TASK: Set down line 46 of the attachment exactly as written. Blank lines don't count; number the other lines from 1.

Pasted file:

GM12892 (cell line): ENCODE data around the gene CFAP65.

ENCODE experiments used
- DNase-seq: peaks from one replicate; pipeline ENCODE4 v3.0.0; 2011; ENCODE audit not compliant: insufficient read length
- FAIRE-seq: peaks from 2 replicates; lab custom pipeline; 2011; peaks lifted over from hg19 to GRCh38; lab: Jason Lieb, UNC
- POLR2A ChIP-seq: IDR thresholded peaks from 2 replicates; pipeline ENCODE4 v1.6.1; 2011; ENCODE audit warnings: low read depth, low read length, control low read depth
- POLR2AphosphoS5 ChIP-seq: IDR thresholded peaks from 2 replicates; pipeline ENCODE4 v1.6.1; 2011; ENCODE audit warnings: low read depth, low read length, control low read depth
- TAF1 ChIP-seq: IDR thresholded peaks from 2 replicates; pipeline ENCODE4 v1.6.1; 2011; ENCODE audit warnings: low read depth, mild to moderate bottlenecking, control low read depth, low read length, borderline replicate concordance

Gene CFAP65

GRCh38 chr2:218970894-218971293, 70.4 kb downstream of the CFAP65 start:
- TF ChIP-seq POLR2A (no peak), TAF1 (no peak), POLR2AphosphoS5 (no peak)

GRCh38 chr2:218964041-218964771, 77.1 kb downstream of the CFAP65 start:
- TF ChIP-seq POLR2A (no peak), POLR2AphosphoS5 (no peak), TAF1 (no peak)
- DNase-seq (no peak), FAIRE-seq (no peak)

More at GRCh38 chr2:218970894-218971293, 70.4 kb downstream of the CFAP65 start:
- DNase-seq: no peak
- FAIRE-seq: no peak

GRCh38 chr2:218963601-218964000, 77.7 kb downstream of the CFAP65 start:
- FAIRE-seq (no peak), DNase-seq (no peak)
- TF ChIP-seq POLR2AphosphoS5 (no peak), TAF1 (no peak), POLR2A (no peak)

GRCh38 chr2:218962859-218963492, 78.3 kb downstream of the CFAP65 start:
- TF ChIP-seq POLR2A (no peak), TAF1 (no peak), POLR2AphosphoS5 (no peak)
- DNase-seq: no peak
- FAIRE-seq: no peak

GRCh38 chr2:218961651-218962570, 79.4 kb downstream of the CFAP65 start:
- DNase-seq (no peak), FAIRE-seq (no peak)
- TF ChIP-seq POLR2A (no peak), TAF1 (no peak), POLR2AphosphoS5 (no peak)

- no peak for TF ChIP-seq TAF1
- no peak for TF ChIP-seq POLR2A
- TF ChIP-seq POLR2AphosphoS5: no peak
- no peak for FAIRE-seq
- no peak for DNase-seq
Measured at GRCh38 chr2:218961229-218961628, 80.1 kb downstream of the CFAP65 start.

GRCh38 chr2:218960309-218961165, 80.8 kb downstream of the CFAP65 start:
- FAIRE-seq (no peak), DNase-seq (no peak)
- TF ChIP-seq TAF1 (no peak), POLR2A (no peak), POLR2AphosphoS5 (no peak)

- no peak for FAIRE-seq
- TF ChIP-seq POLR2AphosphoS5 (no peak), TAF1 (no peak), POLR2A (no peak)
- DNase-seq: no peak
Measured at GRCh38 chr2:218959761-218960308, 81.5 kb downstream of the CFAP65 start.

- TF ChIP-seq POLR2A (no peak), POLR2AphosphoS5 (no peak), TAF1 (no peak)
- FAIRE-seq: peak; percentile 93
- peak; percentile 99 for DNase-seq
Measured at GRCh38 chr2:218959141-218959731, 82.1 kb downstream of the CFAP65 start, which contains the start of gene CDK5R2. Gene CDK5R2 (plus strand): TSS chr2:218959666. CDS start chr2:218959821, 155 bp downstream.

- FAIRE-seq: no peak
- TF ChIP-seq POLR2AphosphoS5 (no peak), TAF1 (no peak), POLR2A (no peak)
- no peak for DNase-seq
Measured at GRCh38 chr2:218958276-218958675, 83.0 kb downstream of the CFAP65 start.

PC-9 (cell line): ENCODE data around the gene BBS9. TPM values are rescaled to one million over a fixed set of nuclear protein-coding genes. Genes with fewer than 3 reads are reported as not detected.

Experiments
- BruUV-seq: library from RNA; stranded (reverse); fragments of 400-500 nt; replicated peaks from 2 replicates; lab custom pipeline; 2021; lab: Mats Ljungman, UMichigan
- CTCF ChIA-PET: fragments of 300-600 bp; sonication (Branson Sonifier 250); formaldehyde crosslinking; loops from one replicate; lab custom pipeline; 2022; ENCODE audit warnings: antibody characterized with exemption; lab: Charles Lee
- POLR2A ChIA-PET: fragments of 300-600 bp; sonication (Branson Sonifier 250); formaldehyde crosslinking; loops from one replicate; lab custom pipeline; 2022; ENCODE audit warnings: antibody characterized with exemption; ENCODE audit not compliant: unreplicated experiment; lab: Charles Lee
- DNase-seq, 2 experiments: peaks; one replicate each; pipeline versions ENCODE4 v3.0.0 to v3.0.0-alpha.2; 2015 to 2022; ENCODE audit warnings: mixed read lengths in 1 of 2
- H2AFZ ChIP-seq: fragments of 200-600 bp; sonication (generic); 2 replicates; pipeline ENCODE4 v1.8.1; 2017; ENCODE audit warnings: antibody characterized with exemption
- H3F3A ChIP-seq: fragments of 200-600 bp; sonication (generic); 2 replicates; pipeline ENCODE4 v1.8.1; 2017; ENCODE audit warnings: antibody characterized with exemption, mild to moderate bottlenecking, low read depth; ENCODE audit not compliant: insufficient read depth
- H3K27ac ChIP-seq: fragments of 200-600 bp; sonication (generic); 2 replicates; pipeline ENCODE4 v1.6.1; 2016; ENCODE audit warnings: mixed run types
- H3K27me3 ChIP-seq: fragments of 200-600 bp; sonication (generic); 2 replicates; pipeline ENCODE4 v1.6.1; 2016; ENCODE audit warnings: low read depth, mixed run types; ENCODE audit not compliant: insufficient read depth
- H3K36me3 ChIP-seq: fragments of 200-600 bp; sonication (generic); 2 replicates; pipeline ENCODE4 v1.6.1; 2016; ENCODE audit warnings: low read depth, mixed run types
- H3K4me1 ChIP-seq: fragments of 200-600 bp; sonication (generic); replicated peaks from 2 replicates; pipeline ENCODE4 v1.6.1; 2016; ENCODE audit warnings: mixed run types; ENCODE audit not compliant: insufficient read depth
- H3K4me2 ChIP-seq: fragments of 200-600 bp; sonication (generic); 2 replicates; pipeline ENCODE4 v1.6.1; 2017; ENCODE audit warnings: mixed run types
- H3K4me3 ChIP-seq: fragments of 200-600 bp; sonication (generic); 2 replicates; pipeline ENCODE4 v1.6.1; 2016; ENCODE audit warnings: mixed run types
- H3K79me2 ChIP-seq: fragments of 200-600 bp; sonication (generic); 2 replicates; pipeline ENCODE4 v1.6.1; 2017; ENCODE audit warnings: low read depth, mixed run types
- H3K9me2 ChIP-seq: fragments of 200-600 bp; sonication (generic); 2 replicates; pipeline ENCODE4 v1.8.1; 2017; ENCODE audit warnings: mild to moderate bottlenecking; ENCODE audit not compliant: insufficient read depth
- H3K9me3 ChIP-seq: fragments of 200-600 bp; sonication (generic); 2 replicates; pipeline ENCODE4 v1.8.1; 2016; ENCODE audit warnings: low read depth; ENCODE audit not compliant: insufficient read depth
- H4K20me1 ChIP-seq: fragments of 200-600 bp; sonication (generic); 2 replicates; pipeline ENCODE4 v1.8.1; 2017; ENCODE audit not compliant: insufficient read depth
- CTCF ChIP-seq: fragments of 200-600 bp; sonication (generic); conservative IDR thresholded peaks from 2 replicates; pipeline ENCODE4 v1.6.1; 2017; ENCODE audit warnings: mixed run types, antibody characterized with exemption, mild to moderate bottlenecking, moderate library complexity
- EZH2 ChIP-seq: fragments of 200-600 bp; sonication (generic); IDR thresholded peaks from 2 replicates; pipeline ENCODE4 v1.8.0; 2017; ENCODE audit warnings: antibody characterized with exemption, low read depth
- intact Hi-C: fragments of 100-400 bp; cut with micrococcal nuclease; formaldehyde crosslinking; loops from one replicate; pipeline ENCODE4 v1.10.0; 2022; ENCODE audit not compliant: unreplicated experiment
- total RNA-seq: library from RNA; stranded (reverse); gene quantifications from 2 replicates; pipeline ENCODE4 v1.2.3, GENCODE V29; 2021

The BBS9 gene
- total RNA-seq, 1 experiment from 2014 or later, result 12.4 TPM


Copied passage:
- no peak for DNase-seq